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One Day

September 29, 2012

I’ve played the moment over in my head a thousand times in a hundred different ways. This time it’s like a scene out of a coming-of-age novel, or maybe a movie – probably the latter, based on the former.  The protagonist, a twenty-year-old boy in a well-worn hoodie, sits alone in his seat, the florescence of his laptop’s screen providing an island of dim light in the darkened corridor of the Greyhound. A dramatic song, the more indie the better, courses through his headphones, driving the words through his fingers and the keys and onto the virtual page with a searing intensity. Whatever he’s writing, it matters, and not just to himself. Something life-changing, something he’s needed to say for the entire story but couldn’t find the words, is coming at last to the surface, and he can barely type fast enough to get it all out.

But life’s not a movie, and I’m not that boy. I’m sitting aboard a bus just like his, watching the headlights of countless cars dash off into the infinite blackness of somewhere else while my fingers rest on the home row of my laptop’s keyboard. Like him, I know I’m on the brink of something important, something I need desperately to do or say or become, but unlike that boy, I can’t find it. My fingers search for the backspace key more frequently than any of the others, and the words come out at an uncertain pace, arranging themselves with a stubborn reluctance. Real life comes, as it always does, with a distinct lack of fanfare, and with it the fear that my moment will never come.

I’ve promised myself “the moment” just as many times as I’ve imagined it. One day, I pledge, the veil of mediocrity that’s settled over my life will lift in a blaze of clarity, and from that moment on my life will burst with meaning. No more wasted moments that stretch into wasted days and on into wasted summers. No more pretending to be a writer, passing up every opportunity to practice my craft in favor of another episode of The Office or another hour of Minecraft, as if declaring to myself every once in a while that I want to be a writer is enough to make it a reality. No more pretending to be a Christian, passing up every opportunity to seek God and invest in others in favor of sitting at home and talking a good game, as if occasionally theorizing about what it really looks like to follow Christ is anything like actually doing it. The moment will come, and all of that will be behind me. But every time, the reality of it falls far short of my expectations.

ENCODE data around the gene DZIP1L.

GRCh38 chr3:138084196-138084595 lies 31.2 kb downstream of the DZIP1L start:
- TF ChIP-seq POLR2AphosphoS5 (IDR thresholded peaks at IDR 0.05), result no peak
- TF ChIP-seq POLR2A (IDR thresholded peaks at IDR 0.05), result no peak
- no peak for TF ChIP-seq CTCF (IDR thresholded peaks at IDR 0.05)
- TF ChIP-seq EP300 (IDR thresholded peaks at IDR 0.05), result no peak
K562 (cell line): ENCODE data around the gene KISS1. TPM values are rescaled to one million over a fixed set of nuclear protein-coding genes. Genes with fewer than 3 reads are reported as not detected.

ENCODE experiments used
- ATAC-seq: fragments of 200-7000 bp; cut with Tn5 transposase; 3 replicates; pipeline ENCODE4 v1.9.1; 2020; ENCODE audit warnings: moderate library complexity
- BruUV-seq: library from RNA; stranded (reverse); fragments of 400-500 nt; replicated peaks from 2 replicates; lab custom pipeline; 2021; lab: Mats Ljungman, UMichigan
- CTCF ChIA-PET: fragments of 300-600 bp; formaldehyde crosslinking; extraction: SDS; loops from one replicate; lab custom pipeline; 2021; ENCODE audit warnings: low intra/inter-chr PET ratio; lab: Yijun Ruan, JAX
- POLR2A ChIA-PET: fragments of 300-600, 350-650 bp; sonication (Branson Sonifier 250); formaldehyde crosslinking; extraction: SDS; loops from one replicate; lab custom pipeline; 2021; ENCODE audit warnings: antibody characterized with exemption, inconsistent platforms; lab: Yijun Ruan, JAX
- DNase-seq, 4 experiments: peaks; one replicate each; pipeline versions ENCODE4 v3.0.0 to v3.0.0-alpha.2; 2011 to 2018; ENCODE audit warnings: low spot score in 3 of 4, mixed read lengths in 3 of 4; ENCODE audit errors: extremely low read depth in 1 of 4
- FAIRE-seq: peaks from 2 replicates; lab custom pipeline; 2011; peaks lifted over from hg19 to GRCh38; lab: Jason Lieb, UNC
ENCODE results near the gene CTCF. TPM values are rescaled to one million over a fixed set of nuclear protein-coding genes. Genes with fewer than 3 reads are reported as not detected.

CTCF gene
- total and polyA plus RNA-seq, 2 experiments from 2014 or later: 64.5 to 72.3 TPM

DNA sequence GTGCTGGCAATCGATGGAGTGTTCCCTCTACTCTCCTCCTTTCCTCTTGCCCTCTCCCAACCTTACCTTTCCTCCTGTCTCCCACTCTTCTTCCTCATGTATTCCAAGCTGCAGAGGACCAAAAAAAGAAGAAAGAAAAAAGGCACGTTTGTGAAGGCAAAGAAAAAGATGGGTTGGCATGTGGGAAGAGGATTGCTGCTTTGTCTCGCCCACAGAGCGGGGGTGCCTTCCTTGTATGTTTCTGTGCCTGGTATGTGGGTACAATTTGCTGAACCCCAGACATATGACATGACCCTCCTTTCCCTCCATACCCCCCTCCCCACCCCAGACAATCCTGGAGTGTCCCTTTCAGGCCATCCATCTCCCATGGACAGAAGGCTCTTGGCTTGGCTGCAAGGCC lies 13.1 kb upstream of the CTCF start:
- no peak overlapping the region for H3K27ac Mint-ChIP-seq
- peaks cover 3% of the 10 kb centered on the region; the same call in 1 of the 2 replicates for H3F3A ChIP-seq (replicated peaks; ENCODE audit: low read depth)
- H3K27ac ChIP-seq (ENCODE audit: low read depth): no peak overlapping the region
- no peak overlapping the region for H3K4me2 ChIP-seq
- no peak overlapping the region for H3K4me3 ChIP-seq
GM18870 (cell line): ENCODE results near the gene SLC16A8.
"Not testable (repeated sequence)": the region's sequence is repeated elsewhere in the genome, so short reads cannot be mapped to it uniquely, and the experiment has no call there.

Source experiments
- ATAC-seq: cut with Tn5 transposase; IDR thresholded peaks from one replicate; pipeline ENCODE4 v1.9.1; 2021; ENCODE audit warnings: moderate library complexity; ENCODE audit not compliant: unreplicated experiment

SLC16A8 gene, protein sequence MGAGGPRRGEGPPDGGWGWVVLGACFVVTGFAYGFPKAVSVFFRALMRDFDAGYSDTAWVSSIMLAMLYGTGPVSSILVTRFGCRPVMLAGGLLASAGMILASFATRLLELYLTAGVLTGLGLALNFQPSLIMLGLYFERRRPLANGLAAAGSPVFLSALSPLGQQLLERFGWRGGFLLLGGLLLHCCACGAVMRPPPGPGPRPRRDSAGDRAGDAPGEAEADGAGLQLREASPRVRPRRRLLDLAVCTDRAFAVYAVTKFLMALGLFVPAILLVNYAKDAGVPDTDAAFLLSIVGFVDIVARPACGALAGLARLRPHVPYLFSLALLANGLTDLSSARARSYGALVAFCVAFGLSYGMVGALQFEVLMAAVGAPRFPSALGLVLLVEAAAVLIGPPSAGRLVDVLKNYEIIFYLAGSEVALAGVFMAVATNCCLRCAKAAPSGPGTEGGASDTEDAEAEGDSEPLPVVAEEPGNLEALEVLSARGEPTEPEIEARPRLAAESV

For a brief instant, I’m gripped with regret as I think of all the time I’ve wasted waiting for a moment that keeps passing me by. Then I promise myself that next time, when the moment presents itself, I’ll seize it, and that is enough to silence the guilt for a few more aimless weeks, until the next time I find myself on a Greyhound, speeding through the night, listening to Florence and the Machine, with nothing of substance to say. I’ve missed the moment, I tell myself, but at least I tried. There’s always next time. One of these days it’ll find me.

But what if it never finds me? What if the moment for which I’ve been waiting is a lie? What if the way to becoming a better man, to being a real writer and a real Christ-follower and a real person is through a series of difficult, gritty, commonplace, unassuming moments, each one hard-fought and sorely earned, adding together over time to create something just one moment never could: real change. What if I stopped smothering my conscience with the empty promise of “the moment” long enough to hear what it’s been trying to tell me all along but I’ve been too cowardly to hear: that I’ve got it backwards. That my moment is out there, but I can’t wait for it to come to me – I have to go get it. One day the words I’ve been desperate to say, the man I’ve been longing to be since my story began will break through, but it’s going to take hard work, sacrifice, and failure. If I’m ever to get there, the fight for one day has to start now.

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